# Possible bug in OrderDistribution? [Update: Confirmed by Wolfram Research and enqueued.]

## Bug Introduced in 11.3 or earlier

Initial testing indicates this has been addressed in 12.0

Observe:

d1 = UniformDistribution[{0, k}];
d2 = ProbabilityDistribution[1/k, {x, 0, k}];

FullSimplify[PDF[d2, w] == PDF[d1, w], k > w > 0]
FullSimplify[CDF[d2, w] == CDF[d1, w], k > w > 0]


True

True

Mean[OrderDistribution[{#, n}, 1]] & /@ {d1, d2}
SameQ @@ %


{k/(1 + n), k/(1 + n)}

True

All good and correct.

Now (note n in above is explicitly a value here):

Mean[OrderDistribution[{#, 2}, 1]] & /@ {d1, d2}
SameQ @@ %


{k/3, 0}

False

The latter result list for Mean should have the same values.

Bug, or am I missing something obvious?

(11.3 Windows 10)

Update: Motivated by Wolfies' answer (I could not believe MMA did not take into account the domain), observe:

(* FRESH KERNEL START *)
d3 = ProbabilityDistribution[1/k, {x, 0, k}, Assumptions -> k > 0];

(*PDF[OrderDistribution[{d3,2},1],x]*)

Mean[OrderDistribution[{d3, 2}, 1]]


0

Clearly incorrect.

Now:

d3 = ProbabilityDistribution[1/k, {x, 0, k}, Assumptions -> k > 0];

PDF[OrderDistribution[{d3,2},1],x]

Mean[OrderDistribution[{d3, 2}, 1]]


k/3

Correct of course. But the only difference is the use of PDF function between distribution definition and Mean functions. This obviously should have no effect.

The assertion that "The way to resolve all this is to add an assumption on the parameter when defining the original parent pdf" is incorrect: The results above remain with or without the superfluous addition of the assumptions.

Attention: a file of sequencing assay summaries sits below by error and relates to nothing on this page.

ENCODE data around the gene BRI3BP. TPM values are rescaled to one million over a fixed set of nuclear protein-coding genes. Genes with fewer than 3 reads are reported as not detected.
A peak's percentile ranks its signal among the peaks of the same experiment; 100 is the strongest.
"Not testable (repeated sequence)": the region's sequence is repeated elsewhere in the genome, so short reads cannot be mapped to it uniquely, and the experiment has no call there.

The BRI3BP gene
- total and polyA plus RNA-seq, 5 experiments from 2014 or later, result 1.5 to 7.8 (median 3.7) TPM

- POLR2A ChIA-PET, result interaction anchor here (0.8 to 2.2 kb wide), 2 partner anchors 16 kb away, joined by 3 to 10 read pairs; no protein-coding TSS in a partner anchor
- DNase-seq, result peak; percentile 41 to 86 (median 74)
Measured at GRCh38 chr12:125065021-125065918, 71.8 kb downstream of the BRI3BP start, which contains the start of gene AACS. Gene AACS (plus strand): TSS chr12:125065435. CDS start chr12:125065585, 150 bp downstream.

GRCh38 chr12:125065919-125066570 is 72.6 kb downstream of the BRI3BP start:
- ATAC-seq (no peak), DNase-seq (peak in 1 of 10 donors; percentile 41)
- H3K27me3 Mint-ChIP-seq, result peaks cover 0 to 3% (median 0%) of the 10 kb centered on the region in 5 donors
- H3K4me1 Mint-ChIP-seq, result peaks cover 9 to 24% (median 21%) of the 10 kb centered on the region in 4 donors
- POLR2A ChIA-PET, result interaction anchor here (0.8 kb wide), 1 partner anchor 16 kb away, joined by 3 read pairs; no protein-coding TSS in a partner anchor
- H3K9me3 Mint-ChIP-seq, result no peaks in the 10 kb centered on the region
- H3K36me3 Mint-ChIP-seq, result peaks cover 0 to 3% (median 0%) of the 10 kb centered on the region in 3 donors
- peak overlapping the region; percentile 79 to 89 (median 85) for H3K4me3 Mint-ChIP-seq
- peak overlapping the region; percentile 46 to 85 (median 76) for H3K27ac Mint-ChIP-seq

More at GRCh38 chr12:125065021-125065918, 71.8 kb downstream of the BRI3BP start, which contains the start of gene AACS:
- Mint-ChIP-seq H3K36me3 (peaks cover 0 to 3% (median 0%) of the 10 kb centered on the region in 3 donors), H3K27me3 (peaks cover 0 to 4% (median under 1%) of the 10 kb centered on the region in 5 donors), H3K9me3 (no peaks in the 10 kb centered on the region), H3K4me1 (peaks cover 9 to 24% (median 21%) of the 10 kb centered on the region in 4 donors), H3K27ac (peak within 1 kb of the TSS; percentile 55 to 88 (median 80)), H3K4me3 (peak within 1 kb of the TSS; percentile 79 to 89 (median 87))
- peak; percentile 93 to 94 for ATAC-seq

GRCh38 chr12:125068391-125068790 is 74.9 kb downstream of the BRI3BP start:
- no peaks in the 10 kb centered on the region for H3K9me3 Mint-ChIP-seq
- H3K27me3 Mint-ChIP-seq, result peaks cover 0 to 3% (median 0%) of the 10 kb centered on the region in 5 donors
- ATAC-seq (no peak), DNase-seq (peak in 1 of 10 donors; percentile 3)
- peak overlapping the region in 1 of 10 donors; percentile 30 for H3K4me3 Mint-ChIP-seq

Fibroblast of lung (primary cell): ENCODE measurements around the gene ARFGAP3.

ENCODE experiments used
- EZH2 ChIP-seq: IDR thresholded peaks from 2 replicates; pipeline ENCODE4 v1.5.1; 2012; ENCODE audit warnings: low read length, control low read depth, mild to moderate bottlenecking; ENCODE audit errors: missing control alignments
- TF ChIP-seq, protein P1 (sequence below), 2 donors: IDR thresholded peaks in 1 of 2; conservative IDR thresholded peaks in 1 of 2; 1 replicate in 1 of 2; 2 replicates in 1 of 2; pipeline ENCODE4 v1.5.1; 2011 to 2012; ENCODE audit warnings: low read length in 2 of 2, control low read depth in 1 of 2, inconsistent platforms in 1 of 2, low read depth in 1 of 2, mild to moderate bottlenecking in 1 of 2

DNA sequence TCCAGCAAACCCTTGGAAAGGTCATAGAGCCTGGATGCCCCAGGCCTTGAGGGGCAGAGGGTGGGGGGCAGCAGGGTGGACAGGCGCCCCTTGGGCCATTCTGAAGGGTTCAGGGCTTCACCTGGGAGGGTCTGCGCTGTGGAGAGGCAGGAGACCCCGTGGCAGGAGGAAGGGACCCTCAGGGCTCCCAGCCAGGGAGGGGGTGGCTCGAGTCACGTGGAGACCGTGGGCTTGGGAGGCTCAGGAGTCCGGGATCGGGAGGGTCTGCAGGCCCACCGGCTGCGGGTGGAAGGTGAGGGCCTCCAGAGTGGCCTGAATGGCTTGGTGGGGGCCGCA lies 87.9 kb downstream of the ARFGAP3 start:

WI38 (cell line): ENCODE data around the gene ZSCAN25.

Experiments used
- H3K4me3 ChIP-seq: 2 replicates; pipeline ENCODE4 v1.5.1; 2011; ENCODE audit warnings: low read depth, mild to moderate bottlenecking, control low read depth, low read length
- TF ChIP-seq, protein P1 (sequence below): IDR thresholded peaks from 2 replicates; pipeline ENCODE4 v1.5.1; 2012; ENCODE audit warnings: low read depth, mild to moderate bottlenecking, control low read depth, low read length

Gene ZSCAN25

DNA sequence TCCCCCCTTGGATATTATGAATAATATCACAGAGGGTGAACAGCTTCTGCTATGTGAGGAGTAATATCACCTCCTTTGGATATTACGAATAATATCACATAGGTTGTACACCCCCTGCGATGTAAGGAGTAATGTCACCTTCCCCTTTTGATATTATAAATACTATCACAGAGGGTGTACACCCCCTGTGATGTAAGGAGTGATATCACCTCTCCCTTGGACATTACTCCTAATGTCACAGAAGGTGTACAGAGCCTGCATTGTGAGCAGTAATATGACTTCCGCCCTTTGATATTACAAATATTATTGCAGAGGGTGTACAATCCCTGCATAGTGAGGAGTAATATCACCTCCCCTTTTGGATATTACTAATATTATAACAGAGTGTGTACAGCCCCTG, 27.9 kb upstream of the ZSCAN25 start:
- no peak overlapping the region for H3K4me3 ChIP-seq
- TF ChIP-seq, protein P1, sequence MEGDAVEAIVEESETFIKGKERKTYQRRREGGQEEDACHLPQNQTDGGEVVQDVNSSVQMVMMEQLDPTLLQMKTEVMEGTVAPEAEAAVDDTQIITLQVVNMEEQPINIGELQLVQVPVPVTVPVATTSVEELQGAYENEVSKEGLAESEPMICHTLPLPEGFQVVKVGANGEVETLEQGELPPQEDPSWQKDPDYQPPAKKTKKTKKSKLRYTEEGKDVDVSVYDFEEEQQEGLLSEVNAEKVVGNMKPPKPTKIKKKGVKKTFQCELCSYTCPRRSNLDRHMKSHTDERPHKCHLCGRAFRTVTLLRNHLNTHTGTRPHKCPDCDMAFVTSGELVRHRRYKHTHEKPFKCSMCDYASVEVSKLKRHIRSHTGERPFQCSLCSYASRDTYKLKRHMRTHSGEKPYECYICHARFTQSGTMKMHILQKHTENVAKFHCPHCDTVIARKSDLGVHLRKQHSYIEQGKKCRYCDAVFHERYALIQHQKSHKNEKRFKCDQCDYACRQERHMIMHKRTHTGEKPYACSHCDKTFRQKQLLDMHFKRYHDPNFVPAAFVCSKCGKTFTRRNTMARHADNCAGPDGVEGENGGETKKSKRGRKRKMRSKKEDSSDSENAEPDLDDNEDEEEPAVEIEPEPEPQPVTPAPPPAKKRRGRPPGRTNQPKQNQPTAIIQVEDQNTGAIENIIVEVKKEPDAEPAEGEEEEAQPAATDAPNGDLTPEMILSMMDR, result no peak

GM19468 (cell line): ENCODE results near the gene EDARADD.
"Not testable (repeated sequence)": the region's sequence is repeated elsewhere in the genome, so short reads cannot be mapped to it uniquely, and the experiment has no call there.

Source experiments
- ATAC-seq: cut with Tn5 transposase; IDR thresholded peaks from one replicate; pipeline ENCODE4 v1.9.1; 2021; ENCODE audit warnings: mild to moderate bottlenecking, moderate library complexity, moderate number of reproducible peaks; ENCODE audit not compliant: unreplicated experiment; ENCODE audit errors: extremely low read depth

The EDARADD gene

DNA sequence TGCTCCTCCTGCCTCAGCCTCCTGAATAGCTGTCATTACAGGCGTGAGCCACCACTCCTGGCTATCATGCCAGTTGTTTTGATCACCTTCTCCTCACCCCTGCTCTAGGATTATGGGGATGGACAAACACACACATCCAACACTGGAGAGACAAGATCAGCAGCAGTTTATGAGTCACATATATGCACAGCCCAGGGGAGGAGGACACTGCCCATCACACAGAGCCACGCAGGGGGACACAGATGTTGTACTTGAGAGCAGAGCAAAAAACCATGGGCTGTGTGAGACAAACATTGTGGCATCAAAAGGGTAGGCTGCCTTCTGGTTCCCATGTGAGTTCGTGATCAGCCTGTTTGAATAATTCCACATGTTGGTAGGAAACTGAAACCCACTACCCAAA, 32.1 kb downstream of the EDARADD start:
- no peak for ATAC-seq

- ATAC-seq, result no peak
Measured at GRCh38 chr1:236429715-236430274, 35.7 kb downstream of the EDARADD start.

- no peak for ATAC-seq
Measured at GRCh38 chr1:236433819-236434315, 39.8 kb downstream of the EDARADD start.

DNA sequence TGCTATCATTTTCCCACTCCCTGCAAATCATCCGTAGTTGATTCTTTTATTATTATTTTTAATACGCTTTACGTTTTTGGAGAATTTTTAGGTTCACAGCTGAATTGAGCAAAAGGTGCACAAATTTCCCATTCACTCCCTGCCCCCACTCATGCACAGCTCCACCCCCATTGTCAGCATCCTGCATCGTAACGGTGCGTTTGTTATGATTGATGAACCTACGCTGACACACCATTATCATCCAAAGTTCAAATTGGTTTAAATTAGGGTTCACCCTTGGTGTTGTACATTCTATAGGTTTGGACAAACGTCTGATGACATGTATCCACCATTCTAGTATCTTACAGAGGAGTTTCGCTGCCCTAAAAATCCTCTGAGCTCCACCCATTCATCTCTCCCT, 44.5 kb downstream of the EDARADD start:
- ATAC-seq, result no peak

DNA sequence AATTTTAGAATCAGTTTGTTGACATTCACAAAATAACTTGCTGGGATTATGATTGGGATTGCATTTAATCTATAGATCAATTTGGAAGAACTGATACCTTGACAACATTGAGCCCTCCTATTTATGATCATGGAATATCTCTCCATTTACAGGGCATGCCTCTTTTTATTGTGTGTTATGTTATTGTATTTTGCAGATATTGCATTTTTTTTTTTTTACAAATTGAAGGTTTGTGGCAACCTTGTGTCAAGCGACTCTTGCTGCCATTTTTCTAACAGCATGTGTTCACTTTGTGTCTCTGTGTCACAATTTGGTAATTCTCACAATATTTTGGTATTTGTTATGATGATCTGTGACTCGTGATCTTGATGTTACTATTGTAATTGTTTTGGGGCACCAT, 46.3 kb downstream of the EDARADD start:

You don't even need a clean Kernel - just comment in/out the PDF call and the end result changes

So it seems something even stranger is going on...

• d2 = ProbabilityDistribution[1./k, {x, 0, k}] seems to fix it. Look like a bug, though. Dec 14, 2018 at 15:22
• @MichaelE2 - yep, makes symbolic use touch-and-go - I had a result in a much more complex scenario that looked fishy, tracked it down to this issue, made simpler example for OP. Tagged as bug.
– ciao
Dec 14, 2018 at 19:06

Part of the problem here is working with black boxes, and not checking the output at each stage.

We are given $$X \sim \text{Uniform}(0,k)$$ which the OP has entered as:

  d2 = ProbabilityDistribution[1/k, {x, 0, k}]


Then, the OP seeks the pdf of the 1st order statistic, in a sample of size 2, which he evaluates as:

 OrderDistribution[{d2, 2}, 1]


... which returns the black box:

OrderDistribution[{ProbabilityDistribution[1/k, {[FormalX], 0, k}], 2}, 1]

However, if we check the pdf returned ...

PDF[OrderDistribution[{d2, 2}, 1], x] ... then we see what the problem is: the OP has not specified that the constant $$k$$ is positive, and while this could be readily assumed, Mathematica has not assumed it, and instead produced a piecewise function that gives different outputs, depending on whether $$k>0$$ or $$k<0$$ (which is not necessarily meaningful in this context) and the end result has multiple and unintended meanings that does not represent a well-defined pdf.

Resolution

The way to resolve all this is to add an assumption on the parameter when defining the original parent pdf: i.e.

 d3 = ProbabilityDistribution[1/k, {x, 0, k}, Assumptions -> k > 0]


Then:

 PDF[OrderDistribution[{d3, 2}, 1], x] .. and all is well. Then:

Mean[OrderDistribution[{d3, 2}, 1]]


k/3

mathStatica comparison

As comparison, using the mathStatica add-on package (which, as disclosure, I am one of the authors), the pdf can be entered either with or without the assumption on $$k$$:

 f = 1/k;        domain[f] = {x, 0, k}  && {k > 0};


... and the pdf of the 1st order statistic, in a sample of size 2, is returned, in both cases, as:

 OrderStat[1, f, 2] .. with the same domain of support as the parent.

• It's not that simple. In fact, it's even stranger and clearly something wacky - see my updated OP.
– ciao
Dec 15, 2018 at 21:33
• I must agree. On further evaluation, starting from a fresh kernel, evaluating: ............................ d3 = ProbabilityDistribution[1/k, {x, 0, k}, Assumptions -> k > 0]; And then: Mean[OrderDistribution[{d3, 2}, 1]] ... Then: .............................. PDF[OrderDistribution[{d3, 2}, 1], x] returns 0 ... which is very wacky. Dec 16, 2018 at 10:27